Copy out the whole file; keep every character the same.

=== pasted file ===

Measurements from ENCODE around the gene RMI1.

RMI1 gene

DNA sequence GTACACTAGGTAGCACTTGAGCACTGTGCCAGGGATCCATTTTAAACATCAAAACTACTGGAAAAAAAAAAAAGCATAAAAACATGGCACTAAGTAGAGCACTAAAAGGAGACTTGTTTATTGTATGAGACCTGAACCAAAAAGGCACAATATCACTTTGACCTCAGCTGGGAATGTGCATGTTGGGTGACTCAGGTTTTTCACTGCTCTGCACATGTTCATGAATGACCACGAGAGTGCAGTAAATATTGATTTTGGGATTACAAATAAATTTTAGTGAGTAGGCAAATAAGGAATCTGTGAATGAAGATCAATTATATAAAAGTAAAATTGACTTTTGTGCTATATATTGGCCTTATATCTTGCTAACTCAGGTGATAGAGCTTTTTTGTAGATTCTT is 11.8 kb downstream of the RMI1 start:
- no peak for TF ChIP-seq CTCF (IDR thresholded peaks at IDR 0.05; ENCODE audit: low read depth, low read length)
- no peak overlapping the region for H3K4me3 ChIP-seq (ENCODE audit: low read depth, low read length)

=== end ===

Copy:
Measurements from ENCODE around the gene RMI1.

RMI1 gene

DNA sequence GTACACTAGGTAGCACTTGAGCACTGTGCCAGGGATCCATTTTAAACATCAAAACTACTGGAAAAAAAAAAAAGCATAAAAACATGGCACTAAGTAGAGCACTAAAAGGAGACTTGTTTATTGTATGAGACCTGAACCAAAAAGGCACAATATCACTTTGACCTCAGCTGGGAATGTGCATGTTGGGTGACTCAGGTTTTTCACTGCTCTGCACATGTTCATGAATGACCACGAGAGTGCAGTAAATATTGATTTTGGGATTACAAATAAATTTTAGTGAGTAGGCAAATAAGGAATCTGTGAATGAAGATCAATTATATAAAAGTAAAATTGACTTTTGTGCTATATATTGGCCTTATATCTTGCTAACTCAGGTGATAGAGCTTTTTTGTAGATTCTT is 11.8 kb downstream of the RMI1 start:
- no peak for TF ChIP-seq CTCF (IDR thresholded peaks at IDR 0.05; ENCODE audit: low read depth, low read length)
- no peak overlapping the region for H3K4me3 ChIP-seq (ENCODE audit: low read depth, low read length)